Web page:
More things I love about winters that never seem to end: ice dancing, especially when done to epic musicals I also love (Les Mis) and philosophy masquerading as French children’s stories (Le Petit Prince); being able to spend a (socially acceptable) Saturday night curled up on the couch in my
pajamas sweatpants; no air conditioning!; and stew, piping hot bowls of comfort that can’t decide if they are soup or casserole. If not for winter, there would be much less stew in my life, and this, you see, would be borderline tragic. (No? Too melodramatic? Eh.)
The weather is creeping up into the 50′s this week, but don’t worry, Mother Nature can’t fool me. I’m onto her. She does this every year from late February to early April, this hot-and-cold, give-and-take game in which she sends a warm front in to make us drowsy with the promise of wild crocuses and strawberries that aren’t bruised on the outside and stark white on the inside. And just as we send our winter coats to the cleaners and pack away our ear-muffs for another 10 months, she hits us with a half foot of snow, just to see if we’re still paying attention. It may be warm today, but we’re still talking stew here at Floptimism, so that when Mother Nature decides she wants to have a little fun with us next week, you’re ready — armed with this comforting recipe to keep you warm, even if you packed all of your winter clothes away.
There is a chance that this isn’t really stew. I’m not all that well versed in the nuances that determine which side of the soup-stew line a recipe falls on. This soup-stew certainly does have a lot of stuff in it, which tends to be my very-technical criterion for calling something a stew; however, it also has quite a bit of liquid keeping all of that stuff afloat, and isn’t “lots of liquid” the official definition of soup? Yes? No?
Soup, stew, or “Stoup” as Rachael Ray so cleverly puts it sometimes (but not this time), this is a winner. First of all, it makes a lot of soup-stew-stoup. It made a very generous 6 servings for us, though we ran out of ravioli after 4 servings so I think the last 2 servings could’ve been stretched if we had had more ravioli to add to them. My suggestion, reflected below, is to simply throw in an extra package of ravioli and make it a robust 8 servings. Alternatively, you can leave it the same, but make sure you only serve 2 ravioli per person instead of 3 (assuming your package also comes with 12 total ravioli per 14-16 ounces).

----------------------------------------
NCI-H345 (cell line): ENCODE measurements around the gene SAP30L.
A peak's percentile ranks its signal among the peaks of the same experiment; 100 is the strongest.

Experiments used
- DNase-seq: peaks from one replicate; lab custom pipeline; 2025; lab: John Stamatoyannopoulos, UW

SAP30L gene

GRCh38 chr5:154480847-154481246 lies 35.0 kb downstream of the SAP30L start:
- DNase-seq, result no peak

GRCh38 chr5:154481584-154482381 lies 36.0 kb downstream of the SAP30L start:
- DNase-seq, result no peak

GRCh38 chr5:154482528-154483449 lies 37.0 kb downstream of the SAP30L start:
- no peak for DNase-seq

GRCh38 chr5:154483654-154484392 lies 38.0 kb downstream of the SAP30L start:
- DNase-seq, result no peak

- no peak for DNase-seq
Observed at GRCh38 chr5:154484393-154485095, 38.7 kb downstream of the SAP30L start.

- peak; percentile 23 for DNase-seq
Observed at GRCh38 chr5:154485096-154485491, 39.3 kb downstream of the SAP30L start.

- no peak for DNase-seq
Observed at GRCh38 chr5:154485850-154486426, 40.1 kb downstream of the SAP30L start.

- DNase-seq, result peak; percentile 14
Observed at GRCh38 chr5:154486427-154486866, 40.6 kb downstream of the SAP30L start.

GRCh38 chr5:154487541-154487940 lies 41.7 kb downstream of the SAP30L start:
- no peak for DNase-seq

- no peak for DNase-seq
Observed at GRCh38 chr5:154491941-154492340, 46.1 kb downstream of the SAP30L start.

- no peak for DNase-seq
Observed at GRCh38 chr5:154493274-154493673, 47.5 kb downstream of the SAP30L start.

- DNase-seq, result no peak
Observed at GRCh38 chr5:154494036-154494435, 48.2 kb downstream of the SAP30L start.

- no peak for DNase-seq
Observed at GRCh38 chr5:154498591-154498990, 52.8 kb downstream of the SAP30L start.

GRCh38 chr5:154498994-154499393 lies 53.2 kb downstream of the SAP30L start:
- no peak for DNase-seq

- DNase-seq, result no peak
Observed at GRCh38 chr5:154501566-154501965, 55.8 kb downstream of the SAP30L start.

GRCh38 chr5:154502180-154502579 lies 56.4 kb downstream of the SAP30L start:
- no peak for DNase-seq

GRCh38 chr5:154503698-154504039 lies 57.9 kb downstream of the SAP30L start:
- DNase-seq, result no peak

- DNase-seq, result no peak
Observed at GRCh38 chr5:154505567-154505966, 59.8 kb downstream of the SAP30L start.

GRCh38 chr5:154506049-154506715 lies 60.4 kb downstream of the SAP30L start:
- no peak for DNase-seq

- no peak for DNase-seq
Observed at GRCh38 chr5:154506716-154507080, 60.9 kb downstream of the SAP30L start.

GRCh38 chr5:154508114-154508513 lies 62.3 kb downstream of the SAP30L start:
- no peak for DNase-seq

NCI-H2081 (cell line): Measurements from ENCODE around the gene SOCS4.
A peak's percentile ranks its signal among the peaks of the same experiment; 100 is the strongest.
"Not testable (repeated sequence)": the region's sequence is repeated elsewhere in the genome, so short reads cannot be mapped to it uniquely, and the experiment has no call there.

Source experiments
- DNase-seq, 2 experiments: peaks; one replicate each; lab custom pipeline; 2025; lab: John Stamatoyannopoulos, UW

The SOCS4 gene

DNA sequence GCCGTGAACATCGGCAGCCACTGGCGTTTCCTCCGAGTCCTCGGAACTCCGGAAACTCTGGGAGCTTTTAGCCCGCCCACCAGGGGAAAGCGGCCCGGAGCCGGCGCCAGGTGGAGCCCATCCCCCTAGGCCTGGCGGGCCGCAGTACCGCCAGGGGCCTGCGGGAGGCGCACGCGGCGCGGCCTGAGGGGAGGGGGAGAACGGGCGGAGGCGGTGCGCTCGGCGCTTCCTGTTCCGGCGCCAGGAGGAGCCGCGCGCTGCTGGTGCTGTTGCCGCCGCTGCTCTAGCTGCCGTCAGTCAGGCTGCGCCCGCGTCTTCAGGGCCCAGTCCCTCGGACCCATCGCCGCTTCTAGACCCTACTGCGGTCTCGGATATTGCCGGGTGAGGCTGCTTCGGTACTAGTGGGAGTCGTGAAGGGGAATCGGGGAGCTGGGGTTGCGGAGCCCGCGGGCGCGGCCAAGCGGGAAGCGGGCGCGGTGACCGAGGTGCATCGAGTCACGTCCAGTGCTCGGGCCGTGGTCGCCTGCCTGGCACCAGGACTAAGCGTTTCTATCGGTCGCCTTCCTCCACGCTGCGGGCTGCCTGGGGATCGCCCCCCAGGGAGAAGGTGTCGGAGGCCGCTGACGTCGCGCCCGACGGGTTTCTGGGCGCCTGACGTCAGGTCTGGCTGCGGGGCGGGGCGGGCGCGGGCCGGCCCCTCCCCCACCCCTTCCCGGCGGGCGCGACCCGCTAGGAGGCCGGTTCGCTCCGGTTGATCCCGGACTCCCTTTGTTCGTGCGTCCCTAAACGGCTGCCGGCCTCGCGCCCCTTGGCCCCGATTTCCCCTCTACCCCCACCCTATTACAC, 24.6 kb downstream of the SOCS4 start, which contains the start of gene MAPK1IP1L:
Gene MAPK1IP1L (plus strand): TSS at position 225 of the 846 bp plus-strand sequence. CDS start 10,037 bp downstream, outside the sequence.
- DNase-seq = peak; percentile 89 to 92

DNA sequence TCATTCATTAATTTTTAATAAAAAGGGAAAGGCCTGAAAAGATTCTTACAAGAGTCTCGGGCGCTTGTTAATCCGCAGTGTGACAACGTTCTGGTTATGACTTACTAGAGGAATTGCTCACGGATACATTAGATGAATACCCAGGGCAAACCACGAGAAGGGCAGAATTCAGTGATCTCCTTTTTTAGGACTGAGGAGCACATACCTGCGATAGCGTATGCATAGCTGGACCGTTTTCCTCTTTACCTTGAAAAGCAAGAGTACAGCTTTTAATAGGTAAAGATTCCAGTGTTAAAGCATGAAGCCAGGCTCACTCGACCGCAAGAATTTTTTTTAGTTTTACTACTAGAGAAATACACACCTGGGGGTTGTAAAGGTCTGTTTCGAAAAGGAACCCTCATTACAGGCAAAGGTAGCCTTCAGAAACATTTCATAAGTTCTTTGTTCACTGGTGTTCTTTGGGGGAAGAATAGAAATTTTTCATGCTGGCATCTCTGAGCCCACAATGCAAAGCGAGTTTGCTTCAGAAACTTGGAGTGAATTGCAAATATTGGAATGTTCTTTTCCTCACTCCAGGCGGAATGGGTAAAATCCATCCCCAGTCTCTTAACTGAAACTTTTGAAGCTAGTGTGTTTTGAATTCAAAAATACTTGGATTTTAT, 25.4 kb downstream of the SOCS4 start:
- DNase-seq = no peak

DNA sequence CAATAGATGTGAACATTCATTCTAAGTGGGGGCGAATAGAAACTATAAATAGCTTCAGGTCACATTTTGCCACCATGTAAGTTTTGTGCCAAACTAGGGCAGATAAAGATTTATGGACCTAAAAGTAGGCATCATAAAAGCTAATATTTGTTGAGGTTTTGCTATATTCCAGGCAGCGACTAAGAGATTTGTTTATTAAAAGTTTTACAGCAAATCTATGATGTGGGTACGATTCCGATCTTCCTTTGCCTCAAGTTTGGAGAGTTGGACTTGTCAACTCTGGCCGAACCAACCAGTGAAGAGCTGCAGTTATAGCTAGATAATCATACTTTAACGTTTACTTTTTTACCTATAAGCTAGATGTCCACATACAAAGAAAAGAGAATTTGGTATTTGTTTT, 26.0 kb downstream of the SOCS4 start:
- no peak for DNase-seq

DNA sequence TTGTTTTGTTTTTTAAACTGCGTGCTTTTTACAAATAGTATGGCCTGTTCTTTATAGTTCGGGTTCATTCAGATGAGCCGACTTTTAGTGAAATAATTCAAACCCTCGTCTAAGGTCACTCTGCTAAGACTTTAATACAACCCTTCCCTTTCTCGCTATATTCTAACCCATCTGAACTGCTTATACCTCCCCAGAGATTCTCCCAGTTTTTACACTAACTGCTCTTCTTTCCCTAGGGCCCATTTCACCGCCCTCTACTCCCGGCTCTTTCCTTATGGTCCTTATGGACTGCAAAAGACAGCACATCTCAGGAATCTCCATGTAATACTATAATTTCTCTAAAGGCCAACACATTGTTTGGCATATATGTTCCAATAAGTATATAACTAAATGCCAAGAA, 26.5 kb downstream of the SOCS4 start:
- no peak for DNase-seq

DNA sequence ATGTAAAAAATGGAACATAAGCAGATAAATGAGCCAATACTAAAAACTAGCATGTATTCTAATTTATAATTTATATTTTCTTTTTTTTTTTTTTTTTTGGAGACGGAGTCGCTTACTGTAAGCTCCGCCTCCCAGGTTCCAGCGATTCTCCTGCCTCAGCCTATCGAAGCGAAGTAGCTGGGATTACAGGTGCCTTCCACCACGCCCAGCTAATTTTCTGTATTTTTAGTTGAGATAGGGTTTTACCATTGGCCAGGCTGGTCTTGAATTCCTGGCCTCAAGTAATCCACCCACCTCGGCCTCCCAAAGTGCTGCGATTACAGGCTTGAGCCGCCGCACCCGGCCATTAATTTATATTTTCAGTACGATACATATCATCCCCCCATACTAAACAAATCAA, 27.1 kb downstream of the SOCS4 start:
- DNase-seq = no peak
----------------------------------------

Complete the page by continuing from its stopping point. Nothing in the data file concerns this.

More reasons why this soup-stew-stoup is a winner: it’s filling, but not heavy; it’s practically exploding with nutritious veggies; and you can totally get your mushroom-averse family members to eat mushrooms if you chop them up really small (L still has no idea, shh). Win-Win-Win.
Loaded with vegetables and garnished with whole wheat ravioli, this stew is filling without being heavy.
- 1 (organic) red bell pepper
- 3 cloves garlic, minced
- 1 tablespoon extra-virgin olive oil
- 2 sprigs fresh rosemary, leaves stripped and chopped
- 2 teaspoon dried thyme
- 1 packed cup cremini mushrooms, minced
- 1 (organic) green bell pepper, chopped
- 12 onion, diced
- 2 large ribs (organic) celery, diced
- 26 ounces no-salt-added diced tomatoes
- 10 ounces chopped frozen (organic) kale, coarsely chopped some more
- 6 cups no-salt-added (free-range) chicken broth
- 1 pound chicken breast
- 2 pounds frozen, whole wheat ravioli
- 1/2 cup shredded (organic) parmesan cheese
- Remove the stem and seeds from the red bell pepper and char over an open flame until blistered, 5 minutes. If you don't have a gas burner, you can brush them very lightly with oil and broil until blistered. Set the pepper aside.
- Heat the oil in a large soup pot set over medium heat and add the minced garlic, rosemary, and thyme. Stir in the mushrooms, green pepper, onion, and celery (I simply added each one as I finished chopping them) and cook until softened, 8 minutes.
- Peel the skin (at least the charred portions) off the red pepper and coarsely chop. Add along with the diced tomatoes, frozen kale, and chicken stock to the pot. Cover and bring to a boil over high heat.
- Chop the chicken into bite-sized pieces and scatter into the pot, stirring well and letting it come back to a boil.
- Uncover and, lastly, stir in the ravioli. Cook until just softened, 5 minutes, then turn off the heat and let the temperature come down just a bit before serving with a garnish of parmesan cheese.
Nutrition Information: 343 calories. 12g fat (5g saturated). 99mg cholesterol. 305mg sodium. 34g carbohydrates (5g fiber, 6g sugar). 26g protein.
Source, adapted: Rachael Ray's Classic 30 Minute Meals